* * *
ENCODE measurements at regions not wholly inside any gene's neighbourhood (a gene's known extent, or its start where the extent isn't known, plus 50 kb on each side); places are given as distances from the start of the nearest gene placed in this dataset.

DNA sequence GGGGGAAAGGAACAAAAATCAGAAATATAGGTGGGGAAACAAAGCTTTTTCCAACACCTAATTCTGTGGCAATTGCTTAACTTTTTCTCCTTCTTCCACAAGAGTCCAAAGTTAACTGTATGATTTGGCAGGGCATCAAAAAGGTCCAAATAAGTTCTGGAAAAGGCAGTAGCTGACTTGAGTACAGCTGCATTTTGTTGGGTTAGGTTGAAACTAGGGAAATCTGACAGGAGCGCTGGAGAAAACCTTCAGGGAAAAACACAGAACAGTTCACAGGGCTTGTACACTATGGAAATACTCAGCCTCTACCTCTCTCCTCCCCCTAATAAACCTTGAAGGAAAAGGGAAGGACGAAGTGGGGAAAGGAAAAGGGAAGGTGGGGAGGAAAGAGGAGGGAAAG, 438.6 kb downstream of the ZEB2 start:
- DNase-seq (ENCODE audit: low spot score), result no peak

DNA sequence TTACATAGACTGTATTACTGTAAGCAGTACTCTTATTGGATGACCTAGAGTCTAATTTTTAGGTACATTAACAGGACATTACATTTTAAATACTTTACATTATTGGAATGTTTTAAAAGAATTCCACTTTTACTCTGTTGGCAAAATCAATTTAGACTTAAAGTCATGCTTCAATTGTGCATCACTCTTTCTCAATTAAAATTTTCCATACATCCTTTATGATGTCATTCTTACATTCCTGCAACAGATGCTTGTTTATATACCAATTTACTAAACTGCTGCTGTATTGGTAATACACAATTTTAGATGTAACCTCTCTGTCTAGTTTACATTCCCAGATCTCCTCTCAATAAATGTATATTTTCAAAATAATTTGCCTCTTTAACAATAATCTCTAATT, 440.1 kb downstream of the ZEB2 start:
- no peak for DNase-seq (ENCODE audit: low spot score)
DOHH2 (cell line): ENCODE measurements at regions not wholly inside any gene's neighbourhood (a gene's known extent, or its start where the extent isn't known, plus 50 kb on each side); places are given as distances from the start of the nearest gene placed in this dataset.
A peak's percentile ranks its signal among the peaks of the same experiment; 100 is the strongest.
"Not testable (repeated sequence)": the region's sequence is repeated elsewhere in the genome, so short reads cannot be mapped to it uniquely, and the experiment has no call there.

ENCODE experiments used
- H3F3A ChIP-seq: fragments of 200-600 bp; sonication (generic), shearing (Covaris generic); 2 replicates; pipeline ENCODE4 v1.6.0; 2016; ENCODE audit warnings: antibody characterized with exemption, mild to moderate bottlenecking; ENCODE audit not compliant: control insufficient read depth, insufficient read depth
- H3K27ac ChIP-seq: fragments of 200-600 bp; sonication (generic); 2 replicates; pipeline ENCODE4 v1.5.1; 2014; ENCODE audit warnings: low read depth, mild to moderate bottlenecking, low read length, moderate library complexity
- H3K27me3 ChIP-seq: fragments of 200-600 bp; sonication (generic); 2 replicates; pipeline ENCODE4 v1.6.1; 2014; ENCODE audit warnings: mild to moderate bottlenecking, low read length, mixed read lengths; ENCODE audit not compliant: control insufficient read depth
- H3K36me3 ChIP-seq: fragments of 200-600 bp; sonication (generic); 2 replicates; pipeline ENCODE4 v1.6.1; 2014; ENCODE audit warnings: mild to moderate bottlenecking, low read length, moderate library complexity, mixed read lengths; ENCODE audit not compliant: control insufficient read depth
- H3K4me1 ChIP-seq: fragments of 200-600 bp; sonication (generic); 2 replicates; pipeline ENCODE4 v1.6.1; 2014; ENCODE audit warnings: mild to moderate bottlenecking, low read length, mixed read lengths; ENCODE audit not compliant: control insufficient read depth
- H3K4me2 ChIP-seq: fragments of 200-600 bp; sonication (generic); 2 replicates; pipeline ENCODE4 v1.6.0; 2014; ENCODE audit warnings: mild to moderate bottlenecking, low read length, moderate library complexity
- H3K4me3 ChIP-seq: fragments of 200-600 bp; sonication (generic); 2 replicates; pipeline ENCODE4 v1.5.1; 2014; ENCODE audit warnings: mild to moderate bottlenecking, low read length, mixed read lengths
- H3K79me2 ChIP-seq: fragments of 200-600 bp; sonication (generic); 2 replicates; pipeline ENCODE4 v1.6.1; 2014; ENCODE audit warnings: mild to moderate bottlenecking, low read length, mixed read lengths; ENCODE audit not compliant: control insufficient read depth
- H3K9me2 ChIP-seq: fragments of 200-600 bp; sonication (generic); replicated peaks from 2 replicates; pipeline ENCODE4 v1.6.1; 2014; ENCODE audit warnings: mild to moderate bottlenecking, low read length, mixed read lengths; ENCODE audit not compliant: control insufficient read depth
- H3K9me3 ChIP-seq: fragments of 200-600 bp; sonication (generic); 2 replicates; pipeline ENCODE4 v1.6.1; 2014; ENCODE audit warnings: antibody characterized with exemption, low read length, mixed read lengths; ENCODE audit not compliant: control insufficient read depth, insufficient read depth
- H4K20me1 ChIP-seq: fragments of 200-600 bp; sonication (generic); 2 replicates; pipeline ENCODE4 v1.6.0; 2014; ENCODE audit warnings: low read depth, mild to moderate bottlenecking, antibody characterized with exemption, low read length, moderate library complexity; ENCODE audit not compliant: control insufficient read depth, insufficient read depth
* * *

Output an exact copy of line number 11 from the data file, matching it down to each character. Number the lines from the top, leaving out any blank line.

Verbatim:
- H3K27ac ChIP-seq: fragments of 200-600 bp; sonication (generic); 2 replicates; pipeline ENCODE4 v1.5.1; 2014; ENCODE audit warnings: low read depth, mild to moderate bottlenecking, low read length, moderate library complexity